U.S.S.G. Sec. 3C1.1 directs the district court to increase a defendant's offense level by two levels "if the defendant willfully obstructed or impeded, or attempted to obstruct or impede, the administration of justice during the investigation, prosecution, or sentencing of the instant offense." The enhancement applies where a defendant commits perjury. See U.S.S.G. Sec. 3C1.1, comment. (n.3(b)); see also United States v. Dunnigan, 113 S. Ct. 1111, 1116 (1993) (defining perjury). In the instant case, the district court found that appellant perjured himself at the suppression hearing. Accordingly, the court made a two level upward adjustment to appellant's offense level.
Appellant contends that the district court failed to identify which portions of his testimony it believed to be false. This contention is misplaced. The district court specifically found that appellant was not telling the truth when he testified that he lived at 10 Stamford Avenue, a fact material to the issue of his standing to bring the motion to suppress. The district court was not required to make further subsidiary findings or to explain its evaluation of appellant's testimony. See United States v. Tracy, 36 F.3d 199, 203 (1st Cir.), cert. denied, 115 S. Ct. 609 (1994).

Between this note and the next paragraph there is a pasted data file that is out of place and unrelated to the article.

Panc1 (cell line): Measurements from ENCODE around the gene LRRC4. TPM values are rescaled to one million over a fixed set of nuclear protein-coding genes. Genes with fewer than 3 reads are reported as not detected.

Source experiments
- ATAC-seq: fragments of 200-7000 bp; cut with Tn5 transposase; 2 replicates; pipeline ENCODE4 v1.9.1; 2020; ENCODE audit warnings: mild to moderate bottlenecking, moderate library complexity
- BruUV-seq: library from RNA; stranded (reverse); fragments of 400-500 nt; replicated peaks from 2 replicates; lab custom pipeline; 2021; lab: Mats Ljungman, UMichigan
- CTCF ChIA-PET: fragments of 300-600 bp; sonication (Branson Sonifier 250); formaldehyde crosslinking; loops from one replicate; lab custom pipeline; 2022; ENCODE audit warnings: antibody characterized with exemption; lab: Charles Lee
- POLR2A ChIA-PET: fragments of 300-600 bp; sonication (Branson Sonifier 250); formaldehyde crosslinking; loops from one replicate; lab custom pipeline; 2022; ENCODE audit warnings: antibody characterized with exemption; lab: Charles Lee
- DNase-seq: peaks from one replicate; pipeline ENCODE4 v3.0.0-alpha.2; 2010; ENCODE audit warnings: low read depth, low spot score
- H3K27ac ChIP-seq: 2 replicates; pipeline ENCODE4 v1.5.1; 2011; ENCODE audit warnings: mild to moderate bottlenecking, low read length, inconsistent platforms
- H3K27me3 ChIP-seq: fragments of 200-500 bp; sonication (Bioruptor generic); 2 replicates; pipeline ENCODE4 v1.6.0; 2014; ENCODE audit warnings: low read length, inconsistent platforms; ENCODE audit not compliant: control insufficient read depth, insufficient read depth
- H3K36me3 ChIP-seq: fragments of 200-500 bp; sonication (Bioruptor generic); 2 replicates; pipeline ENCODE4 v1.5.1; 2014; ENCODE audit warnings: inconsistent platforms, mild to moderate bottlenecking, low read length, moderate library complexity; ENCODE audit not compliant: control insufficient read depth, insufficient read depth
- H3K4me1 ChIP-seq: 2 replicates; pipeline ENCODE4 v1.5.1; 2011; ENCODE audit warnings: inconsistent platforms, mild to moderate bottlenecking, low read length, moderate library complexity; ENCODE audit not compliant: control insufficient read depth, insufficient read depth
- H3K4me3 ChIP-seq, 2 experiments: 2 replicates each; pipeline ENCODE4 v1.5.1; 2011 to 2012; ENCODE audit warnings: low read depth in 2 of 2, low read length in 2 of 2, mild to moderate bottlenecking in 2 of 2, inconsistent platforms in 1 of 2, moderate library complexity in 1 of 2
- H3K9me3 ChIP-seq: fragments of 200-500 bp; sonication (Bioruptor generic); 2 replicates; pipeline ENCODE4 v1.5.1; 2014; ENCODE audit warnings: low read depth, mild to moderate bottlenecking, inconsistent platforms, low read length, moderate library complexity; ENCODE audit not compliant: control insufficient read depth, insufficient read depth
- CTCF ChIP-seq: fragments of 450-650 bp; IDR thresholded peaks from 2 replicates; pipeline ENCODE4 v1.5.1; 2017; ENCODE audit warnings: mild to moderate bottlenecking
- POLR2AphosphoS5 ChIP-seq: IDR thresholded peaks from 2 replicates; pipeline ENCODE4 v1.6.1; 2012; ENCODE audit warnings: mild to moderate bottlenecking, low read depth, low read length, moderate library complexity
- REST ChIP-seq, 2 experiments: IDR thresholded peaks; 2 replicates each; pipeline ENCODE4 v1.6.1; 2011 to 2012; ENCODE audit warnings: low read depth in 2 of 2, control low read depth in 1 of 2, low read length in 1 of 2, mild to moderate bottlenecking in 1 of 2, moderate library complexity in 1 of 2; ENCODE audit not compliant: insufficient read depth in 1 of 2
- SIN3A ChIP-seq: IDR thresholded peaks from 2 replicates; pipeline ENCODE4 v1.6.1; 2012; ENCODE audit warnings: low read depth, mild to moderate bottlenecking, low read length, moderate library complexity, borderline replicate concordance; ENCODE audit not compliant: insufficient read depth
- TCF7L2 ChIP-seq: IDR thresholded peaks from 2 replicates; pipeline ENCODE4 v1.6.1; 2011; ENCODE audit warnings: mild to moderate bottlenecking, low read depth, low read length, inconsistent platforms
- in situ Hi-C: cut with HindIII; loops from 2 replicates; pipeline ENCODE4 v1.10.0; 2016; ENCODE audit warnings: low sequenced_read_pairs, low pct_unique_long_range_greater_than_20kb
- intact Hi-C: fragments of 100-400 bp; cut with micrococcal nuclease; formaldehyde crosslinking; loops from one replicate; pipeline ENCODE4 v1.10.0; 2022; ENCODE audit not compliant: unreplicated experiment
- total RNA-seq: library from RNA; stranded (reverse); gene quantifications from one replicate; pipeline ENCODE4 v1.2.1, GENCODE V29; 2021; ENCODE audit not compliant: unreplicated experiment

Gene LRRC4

Appellant also argues that there is insufficient evidence to support the court's finding that he testified falsely. We disagree. Although the location of his residence was an issue from the very beginning, appellant consistently maintained that he lived at 202 Bellevue Avenue until the suppression hearing where, for the first time, he stated to the district court that he maintained a second residence at 10 Stamford Avenue. The court was entitled to greet this conveniently-timed announcement with skepticism. Moreover, the record discloses that appellant professes to be indigent. Under the circumstances, his testimony that he has two residences is implausible, at least without further explanation.